The last point strikes me as odd. Wouldn’t the Patriot Front need to find enthusiastic supporters in a state in order to be “increasingly active”? The history of the state doesn’t seem relevant.

The mention of Waltham made me nostalgic. When we lived in adjacent Lincoln I used to offer neighbors whose lawns sported Black Lives Matter signs a free trip to Waltham in our minivan: “You can have a look at some actual Black people.” This did not make me as popular as I expected.)

21 thoughts on “Excess deaths by state map (for assessing coronapanic effectiveness)

  1. CDC obesity data: “Prevalence of SELF-REPORTED Obesity ” Lol. More credible would be provided by Jason Blair NYT. GIGO. Keeps folks at CDC busy.

  2. Massachusetts is the 2nd most liberal state in the union, based on Biden vote margin. Only Vermont is more liberal.

    Perhaps it isn’t surprising that Massachusetts also has the 2nd highest level of white supremacist literature, given that much of it is produced by liberals, sometimes as hoaxes or propaganda.

    Most days, boston.com has a story featuring the bigotry of Massachusetts residents. Today’s version: https://www.boston.com/news/books/2023/05/23/local-librarians-under-attack-amid-record-number-of-national-complaints-and-challenges/

  3. Never knew any single women who could go 50ft without driving even in the yellow states. Fl* is definitely bad from just looking around.

    • Florida is bad? Not judging by Miami Beach beaches in the winter and not during the college break. I thought that everything was slim in Florida in comparison with yellow states. Da map is not about geographic BMI, it is about geography of how people feel about themselves. Maybe they just put the data in without bother after looking at Hollywood and Manhattan Upper East Side pictures.

  4. How does this graph compare to the one generated by the NYTimes?

    Go here: https://www.nytimes.com/interactive/2021/us/covid-cases.html

    Scroll down to the country map

    Click “deaths per capita”

    Or if you look at the table data, choosing all-time deaths per capita, we see:

    – Arizona: 456 per 100k
    – Florida: 406 per 100k
    – California: 264 per 100k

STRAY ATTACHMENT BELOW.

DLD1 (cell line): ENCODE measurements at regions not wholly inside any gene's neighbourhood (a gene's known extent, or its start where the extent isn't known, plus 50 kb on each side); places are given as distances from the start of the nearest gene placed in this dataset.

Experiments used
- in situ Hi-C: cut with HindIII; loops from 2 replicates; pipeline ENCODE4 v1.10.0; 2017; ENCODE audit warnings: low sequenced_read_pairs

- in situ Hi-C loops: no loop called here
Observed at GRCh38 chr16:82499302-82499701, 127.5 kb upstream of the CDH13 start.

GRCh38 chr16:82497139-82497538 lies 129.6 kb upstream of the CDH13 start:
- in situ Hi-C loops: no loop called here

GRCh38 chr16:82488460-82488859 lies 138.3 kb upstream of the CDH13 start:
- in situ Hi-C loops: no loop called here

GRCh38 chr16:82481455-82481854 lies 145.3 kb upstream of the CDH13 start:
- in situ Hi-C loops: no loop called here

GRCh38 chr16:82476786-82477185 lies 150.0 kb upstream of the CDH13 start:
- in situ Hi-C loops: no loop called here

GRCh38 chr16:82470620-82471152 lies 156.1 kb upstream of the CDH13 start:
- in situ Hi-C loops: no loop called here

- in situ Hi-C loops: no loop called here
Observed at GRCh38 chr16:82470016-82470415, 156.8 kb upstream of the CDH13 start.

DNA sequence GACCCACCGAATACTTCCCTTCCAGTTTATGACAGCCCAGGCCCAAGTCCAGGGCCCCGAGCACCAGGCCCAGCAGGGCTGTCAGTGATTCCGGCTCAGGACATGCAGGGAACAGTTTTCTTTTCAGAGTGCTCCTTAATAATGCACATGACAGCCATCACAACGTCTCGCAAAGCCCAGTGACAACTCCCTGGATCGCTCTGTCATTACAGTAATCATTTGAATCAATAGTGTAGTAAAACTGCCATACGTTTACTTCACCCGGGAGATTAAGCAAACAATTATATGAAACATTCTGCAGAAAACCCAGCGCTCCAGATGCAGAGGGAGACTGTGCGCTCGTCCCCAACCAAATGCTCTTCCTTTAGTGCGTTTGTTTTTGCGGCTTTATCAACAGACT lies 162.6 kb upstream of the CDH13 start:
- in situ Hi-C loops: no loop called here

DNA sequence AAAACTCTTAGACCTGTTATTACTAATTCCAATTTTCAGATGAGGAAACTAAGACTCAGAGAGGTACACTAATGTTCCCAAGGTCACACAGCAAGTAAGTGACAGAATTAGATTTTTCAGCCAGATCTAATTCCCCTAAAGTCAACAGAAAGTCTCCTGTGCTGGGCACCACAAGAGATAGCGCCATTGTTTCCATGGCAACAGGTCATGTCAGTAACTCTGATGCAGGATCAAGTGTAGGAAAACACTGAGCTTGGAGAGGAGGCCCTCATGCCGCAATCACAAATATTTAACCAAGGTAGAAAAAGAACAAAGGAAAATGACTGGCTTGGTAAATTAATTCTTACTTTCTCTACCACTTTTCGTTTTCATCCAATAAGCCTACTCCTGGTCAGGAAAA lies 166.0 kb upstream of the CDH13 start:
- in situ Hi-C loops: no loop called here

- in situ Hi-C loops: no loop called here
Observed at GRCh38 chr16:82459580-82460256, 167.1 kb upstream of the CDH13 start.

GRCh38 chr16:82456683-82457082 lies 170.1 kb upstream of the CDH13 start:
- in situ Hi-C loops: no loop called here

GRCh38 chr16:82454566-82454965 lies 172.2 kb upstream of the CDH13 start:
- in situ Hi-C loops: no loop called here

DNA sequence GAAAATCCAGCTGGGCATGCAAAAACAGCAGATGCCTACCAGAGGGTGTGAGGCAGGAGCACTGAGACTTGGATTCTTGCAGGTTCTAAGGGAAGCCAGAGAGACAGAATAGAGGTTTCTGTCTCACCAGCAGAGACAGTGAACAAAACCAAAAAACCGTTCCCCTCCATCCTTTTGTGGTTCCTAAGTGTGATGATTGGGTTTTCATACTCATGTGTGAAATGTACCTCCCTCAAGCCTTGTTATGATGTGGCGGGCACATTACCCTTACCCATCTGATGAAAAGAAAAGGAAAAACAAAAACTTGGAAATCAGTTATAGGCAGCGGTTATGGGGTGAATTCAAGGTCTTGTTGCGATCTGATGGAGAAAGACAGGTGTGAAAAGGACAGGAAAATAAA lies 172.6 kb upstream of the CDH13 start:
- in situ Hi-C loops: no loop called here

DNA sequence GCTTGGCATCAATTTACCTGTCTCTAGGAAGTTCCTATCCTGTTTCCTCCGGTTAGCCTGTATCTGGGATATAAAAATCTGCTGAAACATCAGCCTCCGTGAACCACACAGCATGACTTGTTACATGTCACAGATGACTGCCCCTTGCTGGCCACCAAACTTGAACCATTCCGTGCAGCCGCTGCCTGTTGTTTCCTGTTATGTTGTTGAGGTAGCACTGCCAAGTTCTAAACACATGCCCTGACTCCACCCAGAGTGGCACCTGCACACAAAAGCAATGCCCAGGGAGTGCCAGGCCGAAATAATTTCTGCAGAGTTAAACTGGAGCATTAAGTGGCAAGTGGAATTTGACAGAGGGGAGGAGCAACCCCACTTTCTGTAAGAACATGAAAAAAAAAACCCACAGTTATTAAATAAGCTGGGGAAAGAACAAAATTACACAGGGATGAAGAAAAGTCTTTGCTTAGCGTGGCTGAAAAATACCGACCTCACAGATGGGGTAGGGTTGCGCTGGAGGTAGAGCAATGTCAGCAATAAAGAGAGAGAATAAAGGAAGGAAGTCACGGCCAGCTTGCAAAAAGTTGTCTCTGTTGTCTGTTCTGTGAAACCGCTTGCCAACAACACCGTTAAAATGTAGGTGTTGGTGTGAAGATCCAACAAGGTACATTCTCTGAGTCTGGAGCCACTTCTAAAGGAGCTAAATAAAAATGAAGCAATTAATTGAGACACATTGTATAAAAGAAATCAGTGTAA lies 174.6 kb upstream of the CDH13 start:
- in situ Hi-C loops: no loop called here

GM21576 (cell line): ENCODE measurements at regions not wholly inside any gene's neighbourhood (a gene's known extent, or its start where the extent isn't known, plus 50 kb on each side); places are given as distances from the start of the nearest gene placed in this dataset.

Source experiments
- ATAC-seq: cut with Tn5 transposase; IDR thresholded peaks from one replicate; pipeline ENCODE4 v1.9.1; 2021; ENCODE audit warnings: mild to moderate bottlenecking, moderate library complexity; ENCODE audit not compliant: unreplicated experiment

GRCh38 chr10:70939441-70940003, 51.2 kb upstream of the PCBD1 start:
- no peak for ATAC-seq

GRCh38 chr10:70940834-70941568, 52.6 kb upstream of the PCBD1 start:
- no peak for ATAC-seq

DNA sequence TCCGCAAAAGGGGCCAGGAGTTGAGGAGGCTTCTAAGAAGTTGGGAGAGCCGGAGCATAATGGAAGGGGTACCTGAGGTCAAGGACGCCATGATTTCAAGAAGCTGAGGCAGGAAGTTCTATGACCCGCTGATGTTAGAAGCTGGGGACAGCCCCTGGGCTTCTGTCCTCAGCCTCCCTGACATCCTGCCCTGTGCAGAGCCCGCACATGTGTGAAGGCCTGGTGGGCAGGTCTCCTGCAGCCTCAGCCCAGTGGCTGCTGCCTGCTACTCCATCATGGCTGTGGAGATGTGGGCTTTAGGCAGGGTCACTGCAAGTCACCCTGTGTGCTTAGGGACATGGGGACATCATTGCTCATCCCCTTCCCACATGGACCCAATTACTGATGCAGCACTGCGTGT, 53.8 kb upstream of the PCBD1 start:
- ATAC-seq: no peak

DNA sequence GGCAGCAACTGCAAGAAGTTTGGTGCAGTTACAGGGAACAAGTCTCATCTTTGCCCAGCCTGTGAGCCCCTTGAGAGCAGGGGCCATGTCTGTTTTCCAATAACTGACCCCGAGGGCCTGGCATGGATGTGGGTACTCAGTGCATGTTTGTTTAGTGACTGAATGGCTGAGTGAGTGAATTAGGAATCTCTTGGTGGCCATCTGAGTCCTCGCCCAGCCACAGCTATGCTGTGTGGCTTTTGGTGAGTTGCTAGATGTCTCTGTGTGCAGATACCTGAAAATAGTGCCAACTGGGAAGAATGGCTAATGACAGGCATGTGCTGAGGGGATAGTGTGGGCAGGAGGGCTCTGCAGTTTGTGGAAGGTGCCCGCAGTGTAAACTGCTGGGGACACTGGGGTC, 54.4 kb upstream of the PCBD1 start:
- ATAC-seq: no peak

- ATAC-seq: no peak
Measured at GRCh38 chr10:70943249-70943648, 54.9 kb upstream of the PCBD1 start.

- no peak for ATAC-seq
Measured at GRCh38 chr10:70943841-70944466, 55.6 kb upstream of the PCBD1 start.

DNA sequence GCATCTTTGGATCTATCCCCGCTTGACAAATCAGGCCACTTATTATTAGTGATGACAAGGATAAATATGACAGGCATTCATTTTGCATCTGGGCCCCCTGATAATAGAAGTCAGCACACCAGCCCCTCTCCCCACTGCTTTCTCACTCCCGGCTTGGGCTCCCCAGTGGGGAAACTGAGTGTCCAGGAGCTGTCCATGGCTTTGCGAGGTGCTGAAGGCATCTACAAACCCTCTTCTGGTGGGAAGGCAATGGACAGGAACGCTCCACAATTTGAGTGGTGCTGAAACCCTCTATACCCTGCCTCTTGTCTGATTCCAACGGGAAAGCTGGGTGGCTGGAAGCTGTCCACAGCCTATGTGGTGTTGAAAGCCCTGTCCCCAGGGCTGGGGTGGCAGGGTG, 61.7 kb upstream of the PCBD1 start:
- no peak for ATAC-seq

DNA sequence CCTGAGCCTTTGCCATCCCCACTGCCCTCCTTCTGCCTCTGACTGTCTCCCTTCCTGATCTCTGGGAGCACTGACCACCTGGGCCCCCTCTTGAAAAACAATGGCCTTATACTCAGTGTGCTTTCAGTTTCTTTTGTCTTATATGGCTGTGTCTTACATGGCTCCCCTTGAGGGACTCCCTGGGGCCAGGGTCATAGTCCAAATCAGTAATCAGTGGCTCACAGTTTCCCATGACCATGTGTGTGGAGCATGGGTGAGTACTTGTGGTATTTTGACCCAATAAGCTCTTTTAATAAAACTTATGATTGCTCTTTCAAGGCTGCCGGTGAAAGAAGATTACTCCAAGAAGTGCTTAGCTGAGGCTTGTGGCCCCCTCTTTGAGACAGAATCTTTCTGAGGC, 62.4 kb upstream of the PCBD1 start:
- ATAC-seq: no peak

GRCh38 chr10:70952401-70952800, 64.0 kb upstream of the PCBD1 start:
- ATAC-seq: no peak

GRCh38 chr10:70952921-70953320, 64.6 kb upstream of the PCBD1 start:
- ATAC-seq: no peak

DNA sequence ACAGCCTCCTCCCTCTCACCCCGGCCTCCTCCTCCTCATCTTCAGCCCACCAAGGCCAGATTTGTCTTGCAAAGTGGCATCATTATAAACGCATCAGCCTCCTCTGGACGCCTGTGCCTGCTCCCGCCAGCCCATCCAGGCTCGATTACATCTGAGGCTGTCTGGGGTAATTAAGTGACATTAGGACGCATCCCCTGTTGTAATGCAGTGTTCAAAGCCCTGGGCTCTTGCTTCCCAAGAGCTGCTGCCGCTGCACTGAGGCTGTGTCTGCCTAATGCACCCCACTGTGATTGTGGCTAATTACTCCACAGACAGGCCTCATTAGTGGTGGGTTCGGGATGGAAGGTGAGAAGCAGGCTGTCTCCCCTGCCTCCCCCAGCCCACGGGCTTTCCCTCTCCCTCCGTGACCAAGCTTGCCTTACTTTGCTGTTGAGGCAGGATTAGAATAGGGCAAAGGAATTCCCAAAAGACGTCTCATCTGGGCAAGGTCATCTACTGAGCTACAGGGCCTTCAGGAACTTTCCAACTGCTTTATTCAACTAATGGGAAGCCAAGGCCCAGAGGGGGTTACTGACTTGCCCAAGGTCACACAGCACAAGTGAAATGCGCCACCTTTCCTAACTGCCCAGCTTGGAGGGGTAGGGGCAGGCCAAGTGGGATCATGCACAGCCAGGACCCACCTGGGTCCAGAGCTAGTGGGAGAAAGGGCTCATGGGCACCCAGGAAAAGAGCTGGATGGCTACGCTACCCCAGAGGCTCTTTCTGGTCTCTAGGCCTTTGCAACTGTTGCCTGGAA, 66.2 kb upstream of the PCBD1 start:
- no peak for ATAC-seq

I know these are covid deaths vs excess deaths, but my sense is that those two numbers were similar enough in most cases.

    And if these numbers are just faked by profit-seeking lib doctors, shouldn’t California’s number be _more_ of a lie than the other states?

    • David: The main problem with looking at COVID-tagged deaths in different states is that the age distribution is so different from state to state. A state that had no residents over age 60, for example, would have an extremely low death rate. California is one of the youngest states in the U.S. and therefore you’d expect it to have a low rate of both COVID-tagged deaths and excess deaths. https://www.prb.org/resources/which-us-states-are-the-oldest/

    • Something seems unsatisfying about “Florida had 50% more deaths per capita from covid, adding up to 10s of thousands of people, but that’s fine because we have 50% more deaths in most years”

      No need to cherry-pick Florida. The NY Times has broken out data for all 50 states.

      So you can choose “all time”, sort by deaths per capita, there’s a definite trend of red states with low vax rates and high death rates and blue states with high vax rates and lower death rates.

      I’m also saying this as someone from SF, where people had the highest compliance rate and lowest death rates.

    • @philg, it is pretty clear that excessive death statistics accounts for age, there is no need to drop level of discussion to the lowest common denominator to engage in reactive random comment rebuttals.

    • perplexed: excess death stats do NOT account for the age-targeting of SARS-CoV-2. The baseline deaths that you’d expect account for deaths due to other disease that kill the old, e.g., diabetes and cancer. To understand this, consider a hypothetical virus that infects 100% of humans and kills 100% of humans over age 65, all within a month. Then consider a hypothetical state in which every resident is over 65. The average resident had perhaps 200 months to live. The “excess deaths” in this state would be roughly 200X the usual (20,000%!) because the entire population would be killed in one month instead of 1/200th of the population.

      David: You’d really want to know the percentage of the population over 72, perhaps, given that SARS-CoV-2 kills humans at a median age of 80-82, but we have easily accessible data for population over 65. Florida has 21% of its population over 65 so just from that one number you’d expect it to have 1.4X the COVID-tagged death rate of California, where only 15% of the population is over 65.

      If today’s California children stay in California, California will ultimately lead the nation in COVID-related deaths because people with less education have a lower life expectancy. The California kids who missed 1.5 years of school will die at least a few weeks early, statistically, and according to Covidrithmetic, in which any shortening of a life is an equally counted “death”, they will therefore be “COVID deaths”.

    • @philg, as you pointed out, excessive death statistics accounts for age by using residual life expectancy.
      Those over age of 65 have let’s say 220 months life expectancy and new born have 960 month expectancy. Those over age of 100 have let’s say 6 month expectancy. So someone dying in CA with let’s say average life expectancy of 500 months increases increases excessive death statistics fro CA more then one death in FL which let’s assume has average 400 months life expectancy.